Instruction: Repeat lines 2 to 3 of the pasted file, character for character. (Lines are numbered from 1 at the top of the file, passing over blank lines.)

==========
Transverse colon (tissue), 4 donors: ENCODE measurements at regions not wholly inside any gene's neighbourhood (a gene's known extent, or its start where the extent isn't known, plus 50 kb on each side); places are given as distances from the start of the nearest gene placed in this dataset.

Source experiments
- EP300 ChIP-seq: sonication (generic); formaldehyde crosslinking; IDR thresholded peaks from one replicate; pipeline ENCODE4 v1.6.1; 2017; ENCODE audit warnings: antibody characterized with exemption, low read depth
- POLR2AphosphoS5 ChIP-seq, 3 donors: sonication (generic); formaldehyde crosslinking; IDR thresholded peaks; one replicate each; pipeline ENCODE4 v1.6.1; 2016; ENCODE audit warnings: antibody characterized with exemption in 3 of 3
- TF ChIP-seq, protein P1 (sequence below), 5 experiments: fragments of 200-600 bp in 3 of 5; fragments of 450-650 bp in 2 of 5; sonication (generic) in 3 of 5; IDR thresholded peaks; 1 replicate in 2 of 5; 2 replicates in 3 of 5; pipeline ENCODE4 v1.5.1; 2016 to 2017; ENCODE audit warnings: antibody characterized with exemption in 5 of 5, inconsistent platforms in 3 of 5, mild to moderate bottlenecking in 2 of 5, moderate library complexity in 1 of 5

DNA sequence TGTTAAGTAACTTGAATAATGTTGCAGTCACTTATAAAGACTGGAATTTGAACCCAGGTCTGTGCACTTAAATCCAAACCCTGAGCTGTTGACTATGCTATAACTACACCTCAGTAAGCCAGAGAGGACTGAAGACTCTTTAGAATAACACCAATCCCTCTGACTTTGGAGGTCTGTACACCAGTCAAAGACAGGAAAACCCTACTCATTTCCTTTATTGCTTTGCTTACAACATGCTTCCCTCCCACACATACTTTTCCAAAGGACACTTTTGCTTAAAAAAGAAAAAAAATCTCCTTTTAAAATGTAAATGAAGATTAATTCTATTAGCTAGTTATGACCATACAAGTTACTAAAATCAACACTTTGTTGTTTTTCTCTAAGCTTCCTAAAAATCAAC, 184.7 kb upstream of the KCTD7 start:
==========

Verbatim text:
Source experiments
- EP300 ChIP-seq: sonication (generic); formaldehyde crosslinking; IDR thresholded peaks from one replicate; pipeline ENCODE4 v1.6.1; 2017; ENCODE audit warnings: antibody characterized with exemption, low read depth